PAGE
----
In an age where TV monoculture is fading, have the GRAMMYs become irrelevant?
Michelle Obama cannot carry a tune to save her life. She has said so herself. However, the former First Lady of America is amongst the hundreds of final nominees from across 84 categories touted to win a gilded gramophone at the upcoming 2020 Grammy Awards. Michelle’s listed as her memoir Becoming appears in the Best Spoken Word Album category (which includes poetry, audiobooks and storytelling).
For pop music aficionados, who have kept a close eye on the 62-year-old Recording Academy’s annual award ceremony, colloquially dubbed ‘Music’s Biggest Night’, such head-scratching nominations might not come as a surprise.
The non-profit organisation is going through a rough patch. After fielding numerous charges of inciting sexism, dire lack of representation, and ‘not being in touch with modern music’, the Academy is attempting to step in tune, again. They let go of their previous president Neil Portnow after his infamous ‘women need to step-up’ comment that led to #GrammysSoMale trending worldwide.
Then they roped in Deborah Dugan — the first woman to lead the Recording Academy. Yet, barely five months after Deborah took charge, she has been ousted under the guise of an ‘administrative leave’. Mere days before the red carpet unfurls!
Many industry insiders cite it’s because she tried to stir up the rigid structure of the traditionally conservative governing body. Chuck D, frontman of Public Enemy — an outfit that famously penned the lyric ‘Who gives a f*** about a goddamn Grammy’ in the ’80s — has publicly stated his support of the former CEO.
“I salute Deborah Dugan for her truth and courage to try and affect change. As always, a bunch of ignorant, testosterone-fueled, usually old white men stops progress,” wrote the rapper. He’d previously agreed to receive the 2020 Lifetime Achievement Award, only because Deborah called him.
Signs of a sinking ship?
Over the years, fans from this era of streaming have been quick to note the Grammy’s growing obsolescence in the pop-culture spectrum. In 2019, this systemic flaw of recognising the best and most relevant music resulted in luminaries like Beyoncé, Kendrick Lamar, Justin Bieber, and Rihanna skipping the gala. Even Donald Glover and Ariana Grande—both of whom won big—were no-shows! Plummeting TV ratings are another concern for the Academy.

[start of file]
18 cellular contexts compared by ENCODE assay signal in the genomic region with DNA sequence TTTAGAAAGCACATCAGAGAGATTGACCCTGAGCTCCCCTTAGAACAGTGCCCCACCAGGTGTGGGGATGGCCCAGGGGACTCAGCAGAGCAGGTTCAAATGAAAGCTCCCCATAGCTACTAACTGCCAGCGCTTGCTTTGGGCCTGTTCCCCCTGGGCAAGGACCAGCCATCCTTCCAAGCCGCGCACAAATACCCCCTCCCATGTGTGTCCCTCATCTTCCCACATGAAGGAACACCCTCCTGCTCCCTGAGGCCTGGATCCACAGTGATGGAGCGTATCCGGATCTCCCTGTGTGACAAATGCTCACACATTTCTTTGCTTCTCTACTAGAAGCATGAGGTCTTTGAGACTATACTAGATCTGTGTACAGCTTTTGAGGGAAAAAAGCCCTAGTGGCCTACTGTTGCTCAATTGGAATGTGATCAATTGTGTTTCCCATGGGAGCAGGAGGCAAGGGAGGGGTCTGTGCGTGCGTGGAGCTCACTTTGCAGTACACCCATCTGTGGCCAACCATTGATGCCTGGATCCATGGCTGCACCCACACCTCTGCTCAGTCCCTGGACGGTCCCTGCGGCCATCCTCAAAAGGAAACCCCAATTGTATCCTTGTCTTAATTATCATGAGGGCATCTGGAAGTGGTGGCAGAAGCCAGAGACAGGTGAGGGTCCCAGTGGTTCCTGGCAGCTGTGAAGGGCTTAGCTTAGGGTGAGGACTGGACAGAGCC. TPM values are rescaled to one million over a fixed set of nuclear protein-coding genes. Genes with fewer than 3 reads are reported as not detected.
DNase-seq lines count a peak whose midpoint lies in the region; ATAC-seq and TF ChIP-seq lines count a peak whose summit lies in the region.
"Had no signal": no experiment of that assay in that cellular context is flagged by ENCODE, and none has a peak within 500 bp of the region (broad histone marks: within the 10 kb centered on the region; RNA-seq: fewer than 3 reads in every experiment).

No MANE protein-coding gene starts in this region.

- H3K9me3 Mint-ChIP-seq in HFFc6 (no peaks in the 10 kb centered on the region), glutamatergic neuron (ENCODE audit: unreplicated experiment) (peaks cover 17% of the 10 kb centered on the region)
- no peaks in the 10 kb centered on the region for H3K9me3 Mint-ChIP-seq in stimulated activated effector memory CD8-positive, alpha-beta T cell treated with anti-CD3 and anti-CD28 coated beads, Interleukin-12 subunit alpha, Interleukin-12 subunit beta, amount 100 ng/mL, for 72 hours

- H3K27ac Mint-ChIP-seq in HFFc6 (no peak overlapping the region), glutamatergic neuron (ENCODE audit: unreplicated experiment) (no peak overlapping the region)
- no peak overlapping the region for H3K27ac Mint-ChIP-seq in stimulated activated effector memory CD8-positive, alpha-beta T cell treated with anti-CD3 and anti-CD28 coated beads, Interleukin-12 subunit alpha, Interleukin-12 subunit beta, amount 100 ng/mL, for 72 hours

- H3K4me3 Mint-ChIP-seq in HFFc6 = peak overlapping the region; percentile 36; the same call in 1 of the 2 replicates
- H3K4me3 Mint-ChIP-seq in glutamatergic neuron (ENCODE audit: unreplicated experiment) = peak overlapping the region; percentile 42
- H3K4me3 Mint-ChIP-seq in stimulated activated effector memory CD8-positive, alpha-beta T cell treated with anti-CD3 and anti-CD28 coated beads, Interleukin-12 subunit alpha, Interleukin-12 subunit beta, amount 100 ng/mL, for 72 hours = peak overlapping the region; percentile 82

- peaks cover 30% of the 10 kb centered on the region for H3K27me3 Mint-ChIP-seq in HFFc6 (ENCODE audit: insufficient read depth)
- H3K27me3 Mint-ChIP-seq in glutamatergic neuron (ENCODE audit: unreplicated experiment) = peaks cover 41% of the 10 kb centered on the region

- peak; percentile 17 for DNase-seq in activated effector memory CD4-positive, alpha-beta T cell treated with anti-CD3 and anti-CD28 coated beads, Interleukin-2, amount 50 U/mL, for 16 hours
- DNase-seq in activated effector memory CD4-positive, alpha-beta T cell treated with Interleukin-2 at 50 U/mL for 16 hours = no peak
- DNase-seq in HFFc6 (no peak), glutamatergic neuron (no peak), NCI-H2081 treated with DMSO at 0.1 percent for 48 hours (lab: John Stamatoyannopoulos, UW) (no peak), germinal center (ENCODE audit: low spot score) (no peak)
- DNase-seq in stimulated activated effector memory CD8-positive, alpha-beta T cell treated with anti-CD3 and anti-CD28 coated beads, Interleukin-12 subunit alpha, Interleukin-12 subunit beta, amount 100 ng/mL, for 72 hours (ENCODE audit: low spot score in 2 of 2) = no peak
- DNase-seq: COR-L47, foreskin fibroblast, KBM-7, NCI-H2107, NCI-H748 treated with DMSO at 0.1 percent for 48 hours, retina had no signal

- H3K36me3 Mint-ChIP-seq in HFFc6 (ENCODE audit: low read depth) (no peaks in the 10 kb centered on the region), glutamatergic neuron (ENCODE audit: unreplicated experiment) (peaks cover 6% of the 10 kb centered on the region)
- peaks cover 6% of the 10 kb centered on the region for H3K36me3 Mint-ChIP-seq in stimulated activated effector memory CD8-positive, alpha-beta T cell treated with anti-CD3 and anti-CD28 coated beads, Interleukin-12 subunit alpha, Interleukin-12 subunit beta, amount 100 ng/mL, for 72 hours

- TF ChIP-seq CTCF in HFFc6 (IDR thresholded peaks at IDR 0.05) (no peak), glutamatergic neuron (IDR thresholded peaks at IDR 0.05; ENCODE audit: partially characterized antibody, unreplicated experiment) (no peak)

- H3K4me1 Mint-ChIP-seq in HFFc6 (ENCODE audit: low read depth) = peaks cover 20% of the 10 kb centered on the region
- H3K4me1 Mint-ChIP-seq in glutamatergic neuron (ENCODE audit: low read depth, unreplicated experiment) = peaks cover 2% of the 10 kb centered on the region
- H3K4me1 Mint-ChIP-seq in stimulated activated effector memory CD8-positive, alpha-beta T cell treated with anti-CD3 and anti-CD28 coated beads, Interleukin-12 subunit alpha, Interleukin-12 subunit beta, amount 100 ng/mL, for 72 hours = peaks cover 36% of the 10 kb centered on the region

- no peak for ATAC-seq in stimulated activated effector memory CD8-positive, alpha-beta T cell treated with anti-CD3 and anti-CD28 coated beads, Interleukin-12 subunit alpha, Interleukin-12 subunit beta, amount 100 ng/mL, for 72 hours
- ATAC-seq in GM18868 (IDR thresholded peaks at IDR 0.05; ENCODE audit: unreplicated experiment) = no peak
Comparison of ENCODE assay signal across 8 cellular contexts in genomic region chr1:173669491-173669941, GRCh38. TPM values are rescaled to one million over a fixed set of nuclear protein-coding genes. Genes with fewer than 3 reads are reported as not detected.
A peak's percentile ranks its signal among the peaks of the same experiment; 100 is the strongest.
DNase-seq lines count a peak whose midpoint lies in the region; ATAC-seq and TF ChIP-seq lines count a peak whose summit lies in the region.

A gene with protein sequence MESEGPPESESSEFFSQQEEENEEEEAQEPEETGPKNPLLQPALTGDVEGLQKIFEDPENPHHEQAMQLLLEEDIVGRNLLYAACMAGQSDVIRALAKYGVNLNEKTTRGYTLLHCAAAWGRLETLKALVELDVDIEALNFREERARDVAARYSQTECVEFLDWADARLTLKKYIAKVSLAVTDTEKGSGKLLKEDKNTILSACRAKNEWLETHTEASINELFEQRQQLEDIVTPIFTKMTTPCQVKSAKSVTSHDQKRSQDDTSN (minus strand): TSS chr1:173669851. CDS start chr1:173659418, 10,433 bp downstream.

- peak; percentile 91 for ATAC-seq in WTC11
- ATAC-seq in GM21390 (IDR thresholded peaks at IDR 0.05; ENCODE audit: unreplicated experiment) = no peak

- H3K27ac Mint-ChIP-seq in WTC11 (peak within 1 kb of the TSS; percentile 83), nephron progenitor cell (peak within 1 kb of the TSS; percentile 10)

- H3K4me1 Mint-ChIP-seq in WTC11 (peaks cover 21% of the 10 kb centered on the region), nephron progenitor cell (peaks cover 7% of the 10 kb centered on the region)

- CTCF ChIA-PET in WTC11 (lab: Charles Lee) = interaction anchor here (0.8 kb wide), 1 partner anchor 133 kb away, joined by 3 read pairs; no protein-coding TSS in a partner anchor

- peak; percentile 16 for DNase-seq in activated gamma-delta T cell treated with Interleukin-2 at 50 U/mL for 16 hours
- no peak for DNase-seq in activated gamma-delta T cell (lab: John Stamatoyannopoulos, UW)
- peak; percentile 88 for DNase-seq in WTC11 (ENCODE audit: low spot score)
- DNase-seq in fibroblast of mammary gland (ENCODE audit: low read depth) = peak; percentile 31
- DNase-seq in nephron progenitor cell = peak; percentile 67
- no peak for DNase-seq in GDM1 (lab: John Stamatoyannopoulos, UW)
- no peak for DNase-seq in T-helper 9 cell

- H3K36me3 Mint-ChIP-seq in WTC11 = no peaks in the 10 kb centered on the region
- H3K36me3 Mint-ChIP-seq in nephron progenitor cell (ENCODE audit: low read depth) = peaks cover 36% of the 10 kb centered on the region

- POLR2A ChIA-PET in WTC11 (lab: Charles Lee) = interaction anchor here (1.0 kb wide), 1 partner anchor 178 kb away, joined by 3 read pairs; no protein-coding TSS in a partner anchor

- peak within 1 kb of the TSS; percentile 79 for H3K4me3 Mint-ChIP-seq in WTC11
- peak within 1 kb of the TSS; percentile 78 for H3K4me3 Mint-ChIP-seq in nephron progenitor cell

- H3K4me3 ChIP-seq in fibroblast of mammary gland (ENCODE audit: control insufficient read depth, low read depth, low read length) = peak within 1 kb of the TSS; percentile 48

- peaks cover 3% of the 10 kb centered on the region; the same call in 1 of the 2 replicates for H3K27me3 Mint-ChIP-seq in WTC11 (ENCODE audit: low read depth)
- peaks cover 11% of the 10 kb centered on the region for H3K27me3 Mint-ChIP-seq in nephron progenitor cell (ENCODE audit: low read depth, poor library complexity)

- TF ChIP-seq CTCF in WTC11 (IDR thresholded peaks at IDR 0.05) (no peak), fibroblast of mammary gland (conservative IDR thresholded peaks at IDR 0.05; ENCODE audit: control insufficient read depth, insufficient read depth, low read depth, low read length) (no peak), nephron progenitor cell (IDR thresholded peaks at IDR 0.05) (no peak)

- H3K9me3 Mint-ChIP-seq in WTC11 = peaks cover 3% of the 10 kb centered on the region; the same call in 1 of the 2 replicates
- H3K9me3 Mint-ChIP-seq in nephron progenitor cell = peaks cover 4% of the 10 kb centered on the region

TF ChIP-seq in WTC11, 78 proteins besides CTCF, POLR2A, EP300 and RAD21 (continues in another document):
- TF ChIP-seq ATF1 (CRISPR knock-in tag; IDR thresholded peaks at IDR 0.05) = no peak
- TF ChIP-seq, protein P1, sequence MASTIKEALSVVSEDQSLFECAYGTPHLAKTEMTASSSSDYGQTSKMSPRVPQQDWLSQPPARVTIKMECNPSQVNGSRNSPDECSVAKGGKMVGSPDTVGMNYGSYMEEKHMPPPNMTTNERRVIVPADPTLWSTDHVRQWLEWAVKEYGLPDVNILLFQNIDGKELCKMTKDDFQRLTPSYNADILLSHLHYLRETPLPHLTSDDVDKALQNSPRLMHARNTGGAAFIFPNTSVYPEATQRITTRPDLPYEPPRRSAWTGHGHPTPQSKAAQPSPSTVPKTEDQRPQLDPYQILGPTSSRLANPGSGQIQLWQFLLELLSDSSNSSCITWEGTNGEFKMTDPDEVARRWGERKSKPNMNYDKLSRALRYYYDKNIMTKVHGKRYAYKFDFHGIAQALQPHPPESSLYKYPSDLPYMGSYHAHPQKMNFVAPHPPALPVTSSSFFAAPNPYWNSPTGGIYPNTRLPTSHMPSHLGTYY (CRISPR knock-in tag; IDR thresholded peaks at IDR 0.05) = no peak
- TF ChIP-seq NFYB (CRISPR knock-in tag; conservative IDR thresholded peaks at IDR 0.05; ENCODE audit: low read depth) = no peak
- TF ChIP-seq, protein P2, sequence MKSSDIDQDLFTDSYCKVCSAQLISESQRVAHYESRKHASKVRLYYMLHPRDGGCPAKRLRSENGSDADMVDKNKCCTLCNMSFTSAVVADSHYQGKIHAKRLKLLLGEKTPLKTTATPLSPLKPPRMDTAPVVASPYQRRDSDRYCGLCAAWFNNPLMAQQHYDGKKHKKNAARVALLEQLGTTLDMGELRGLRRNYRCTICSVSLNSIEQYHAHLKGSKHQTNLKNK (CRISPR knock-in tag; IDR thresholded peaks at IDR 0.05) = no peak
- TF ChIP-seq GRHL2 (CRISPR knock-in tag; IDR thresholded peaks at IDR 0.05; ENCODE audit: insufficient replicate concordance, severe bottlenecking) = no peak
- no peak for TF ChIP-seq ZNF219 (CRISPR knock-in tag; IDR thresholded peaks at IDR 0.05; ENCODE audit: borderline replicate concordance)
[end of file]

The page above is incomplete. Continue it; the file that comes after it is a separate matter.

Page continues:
While the Grammy’s registered 26.05 million viewers with a 7.8 rating in the 18-49 demographic way back in 2017, last year’s numbers displayed lukewarm enthusiasm at best — a 5.6 rating in adults 18-49 and a live audience of 19.9 million only.
So, it doesn’t come as a surprise when executive producer Ken Ehrlich, who anchored the Awards telecast for 40 years, announced that he is bowing out after the current show. The Late Late Show With James Corden’s executive producer Ben Winston will take over in 2021.
In an attempt to salvage its fading musical hegemony as TV monoculture ebbs away, the establishment appears to have taken several steps. Contemporary R&B musician and advocate of the Time’s Up campaign, Alicia Keys returns as a host at the musical extravaganza for a second time.
“At first, I did think last year was a one-time thing, but when the opportunity came back around, there was no question about returning as host,” the 15-time Grammy winner said in a press release. She adds, “Not only did I feel the love in the room, but I felt it from around the world and it confirmed the healing and unifying power of music.”
To further showcase their current all-encompassing avatar, the Recording Academy has increased the number of voters to 900 experts in various fields of music, with an emphasis on women, people of colour, and those under the age of 39. It’s worth noting that they have actively been trying to make the Grammys more inclusive since last year.